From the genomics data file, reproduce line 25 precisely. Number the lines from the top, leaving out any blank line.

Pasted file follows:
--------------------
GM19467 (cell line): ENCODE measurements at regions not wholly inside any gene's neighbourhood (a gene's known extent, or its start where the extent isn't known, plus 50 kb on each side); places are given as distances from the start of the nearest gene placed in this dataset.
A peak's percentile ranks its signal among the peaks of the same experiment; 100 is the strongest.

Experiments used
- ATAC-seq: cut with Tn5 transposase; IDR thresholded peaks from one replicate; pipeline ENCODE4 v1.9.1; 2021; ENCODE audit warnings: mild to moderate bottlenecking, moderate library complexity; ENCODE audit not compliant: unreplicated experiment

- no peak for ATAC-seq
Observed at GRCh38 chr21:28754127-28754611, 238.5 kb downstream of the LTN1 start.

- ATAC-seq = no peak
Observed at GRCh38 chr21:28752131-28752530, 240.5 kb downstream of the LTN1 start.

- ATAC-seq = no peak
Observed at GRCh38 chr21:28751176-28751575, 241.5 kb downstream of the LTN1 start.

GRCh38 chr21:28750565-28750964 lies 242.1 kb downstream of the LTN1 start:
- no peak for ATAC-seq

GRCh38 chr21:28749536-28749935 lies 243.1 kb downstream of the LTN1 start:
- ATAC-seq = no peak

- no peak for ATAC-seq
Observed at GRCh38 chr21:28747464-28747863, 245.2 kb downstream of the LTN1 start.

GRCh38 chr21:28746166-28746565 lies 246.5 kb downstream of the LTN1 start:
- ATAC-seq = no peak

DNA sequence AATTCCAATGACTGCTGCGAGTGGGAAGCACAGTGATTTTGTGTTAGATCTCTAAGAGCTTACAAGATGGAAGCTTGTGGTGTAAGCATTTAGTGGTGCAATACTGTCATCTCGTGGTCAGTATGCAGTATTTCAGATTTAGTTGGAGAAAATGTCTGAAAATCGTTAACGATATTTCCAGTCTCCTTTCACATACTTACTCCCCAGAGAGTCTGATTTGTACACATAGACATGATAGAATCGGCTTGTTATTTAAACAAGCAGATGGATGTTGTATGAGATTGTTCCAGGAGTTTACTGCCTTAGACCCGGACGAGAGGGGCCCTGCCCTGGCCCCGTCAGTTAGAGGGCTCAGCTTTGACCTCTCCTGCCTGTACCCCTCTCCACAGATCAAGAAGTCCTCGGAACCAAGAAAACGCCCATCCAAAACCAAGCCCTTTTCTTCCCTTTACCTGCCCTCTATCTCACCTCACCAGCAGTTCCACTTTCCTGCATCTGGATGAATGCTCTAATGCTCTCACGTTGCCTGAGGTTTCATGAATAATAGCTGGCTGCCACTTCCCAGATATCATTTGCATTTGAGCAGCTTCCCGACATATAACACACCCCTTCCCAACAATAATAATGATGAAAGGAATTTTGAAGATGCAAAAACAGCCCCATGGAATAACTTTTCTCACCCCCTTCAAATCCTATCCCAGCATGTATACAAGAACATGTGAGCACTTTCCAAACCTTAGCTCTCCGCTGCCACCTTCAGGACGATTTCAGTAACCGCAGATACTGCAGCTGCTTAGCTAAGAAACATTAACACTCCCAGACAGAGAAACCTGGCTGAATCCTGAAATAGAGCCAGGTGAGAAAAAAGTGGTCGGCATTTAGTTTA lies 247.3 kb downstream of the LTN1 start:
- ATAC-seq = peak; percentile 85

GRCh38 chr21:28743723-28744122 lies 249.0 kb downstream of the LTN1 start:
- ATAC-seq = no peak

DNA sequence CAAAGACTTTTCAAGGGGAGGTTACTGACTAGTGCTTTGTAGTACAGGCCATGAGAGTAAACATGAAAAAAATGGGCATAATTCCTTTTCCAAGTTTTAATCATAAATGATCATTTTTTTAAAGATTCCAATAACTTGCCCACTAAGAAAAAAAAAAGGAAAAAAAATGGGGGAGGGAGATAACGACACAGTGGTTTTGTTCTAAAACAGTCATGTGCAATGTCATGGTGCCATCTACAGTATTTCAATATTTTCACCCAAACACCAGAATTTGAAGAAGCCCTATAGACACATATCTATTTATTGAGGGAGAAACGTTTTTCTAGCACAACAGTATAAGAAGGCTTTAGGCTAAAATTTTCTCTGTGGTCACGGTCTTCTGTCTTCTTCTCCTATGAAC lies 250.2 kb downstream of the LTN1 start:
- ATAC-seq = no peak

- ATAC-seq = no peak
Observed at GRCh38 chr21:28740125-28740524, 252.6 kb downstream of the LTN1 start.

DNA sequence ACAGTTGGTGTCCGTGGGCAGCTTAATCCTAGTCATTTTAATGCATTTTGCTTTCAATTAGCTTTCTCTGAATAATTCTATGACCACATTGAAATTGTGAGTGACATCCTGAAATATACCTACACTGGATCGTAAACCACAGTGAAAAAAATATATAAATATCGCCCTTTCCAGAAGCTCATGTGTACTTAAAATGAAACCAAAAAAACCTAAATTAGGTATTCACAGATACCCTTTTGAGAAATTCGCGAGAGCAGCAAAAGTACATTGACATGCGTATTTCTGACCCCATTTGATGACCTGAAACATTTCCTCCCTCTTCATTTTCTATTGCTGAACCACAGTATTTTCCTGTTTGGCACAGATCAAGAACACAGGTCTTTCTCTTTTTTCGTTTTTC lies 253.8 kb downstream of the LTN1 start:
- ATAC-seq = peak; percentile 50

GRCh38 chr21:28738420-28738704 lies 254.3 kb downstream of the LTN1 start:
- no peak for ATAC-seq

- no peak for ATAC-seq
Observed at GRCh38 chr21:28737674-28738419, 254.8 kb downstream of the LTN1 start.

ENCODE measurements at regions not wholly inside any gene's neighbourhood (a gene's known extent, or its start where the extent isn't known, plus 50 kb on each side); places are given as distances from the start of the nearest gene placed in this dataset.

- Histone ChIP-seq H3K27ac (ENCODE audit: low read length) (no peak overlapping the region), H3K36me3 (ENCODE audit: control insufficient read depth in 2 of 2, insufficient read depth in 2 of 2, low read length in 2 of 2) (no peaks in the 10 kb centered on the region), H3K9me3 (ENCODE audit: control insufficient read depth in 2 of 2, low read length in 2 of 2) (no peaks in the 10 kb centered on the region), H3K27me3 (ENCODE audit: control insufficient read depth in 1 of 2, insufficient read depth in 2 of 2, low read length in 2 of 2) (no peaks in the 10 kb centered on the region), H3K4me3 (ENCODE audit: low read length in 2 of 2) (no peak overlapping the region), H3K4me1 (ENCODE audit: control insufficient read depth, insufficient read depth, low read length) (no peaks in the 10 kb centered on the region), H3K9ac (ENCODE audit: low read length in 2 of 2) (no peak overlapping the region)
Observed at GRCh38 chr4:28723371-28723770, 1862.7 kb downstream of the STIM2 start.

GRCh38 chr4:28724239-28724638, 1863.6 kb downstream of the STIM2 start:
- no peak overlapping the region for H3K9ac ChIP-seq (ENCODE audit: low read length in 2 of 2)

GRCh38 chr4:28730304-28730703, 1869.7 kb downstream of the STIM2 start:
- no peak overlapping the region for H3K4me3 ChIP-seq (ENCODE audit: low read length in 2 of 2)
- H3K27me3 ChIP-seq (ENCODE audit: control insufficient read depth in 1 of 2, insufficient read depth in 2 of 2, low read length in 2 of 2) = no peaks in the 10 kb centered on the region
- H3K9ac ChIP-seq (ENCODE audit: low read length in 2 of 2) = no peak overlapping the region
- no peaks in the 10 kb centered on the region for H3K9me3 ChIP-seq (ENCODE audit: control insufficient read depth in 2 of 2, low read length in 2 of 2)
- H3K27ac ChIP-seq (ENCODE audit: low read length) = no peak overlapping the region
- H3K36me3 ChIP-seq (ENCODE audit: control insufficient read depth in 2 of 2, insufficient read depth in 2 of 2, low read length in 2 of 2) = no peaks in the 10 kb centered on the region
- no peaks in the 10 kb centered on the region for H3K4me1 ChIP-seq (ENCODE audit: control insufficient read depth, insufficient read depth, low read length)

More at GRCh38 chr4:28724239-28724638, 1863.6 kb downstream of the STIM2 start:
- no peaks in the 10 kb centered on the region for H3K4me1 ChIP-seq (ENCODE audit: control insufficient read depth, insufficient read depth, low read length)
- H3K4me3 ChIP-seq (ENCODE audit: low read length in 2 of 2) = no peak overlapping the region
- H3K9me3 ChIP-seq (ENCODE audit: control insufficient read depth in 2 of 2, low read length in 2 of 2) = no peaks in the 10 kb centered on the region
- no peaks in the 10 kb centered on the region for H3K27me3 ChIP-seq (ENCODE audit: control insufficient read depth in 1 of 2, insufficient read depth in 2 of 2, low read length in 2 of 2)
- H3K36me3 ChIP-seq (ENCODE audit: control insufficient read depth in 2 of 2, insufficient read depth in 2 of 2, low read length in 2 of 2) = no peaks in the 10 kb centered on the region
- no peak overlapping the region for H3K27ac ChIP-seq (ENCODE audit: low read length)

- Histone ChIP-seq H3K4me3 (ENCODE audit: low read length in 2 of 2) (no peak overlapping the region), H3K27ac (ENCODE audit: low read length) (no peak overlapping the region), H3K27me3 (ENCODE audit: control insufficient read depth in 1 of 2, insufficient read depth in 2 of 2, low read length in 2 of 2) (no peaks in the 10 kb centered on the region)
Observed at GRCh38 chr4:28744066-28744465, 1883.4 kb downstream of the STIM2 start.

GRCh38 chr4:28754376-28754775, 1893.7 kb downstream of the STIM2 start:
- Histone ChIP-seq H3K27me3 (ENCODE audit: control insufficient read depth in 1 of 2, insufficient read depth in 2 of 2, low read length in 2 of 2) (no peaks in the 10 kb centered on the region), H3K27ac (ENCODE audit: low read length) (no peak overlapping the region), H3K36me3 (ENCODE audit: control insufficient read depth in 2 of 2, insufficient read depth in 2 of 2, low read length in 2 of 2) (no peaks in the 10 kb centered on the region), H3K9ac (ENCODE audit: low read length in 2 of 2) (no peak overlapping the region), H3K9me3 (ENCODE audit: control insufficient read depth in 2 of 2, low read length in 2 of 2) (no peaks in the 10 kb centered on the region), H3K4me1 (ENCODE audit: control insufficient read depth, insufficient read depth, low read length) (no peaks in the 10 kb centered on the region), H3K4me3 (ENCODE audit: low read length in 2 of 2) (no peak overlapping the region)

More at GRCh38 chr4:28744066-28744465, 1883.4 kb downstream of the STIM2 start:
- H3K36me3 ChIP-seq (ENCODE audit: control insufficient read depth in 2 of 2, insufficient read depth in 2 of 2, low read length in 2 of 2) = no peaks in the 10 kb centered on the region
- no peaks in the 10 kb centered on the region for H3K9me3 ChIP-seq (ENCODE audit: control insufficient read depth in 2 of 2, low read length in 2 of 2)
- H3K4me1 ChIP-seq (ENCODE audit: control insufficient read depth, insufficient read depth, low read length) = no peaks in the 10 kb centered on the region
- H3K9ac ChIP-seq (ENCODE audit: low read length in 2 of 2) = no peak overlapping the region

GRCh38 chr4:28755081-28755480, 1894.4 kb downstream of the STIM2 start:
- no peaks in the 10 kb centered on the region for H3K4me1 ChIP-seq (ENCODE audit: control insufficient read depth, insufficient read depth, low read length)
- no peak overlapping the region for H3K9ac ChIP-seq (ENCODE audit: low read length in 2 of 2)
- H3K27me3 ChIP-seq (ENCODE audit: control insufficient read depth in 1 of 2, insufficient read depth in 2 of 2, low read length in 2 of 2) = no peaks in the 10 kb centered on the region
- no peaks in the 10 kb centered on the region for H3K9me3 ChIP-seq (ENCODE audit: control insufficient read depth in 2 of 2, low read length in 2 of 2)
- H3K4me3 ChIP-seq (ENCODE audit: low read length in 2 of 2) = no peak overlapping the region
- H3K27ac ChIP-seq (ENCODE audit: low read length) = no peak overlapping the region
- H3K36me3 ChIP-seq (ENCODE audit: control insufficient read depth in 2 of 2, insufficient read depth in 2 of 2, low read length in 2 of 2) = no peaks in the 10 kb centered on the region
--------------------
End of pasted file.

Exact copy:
- ATAC-seq = no peak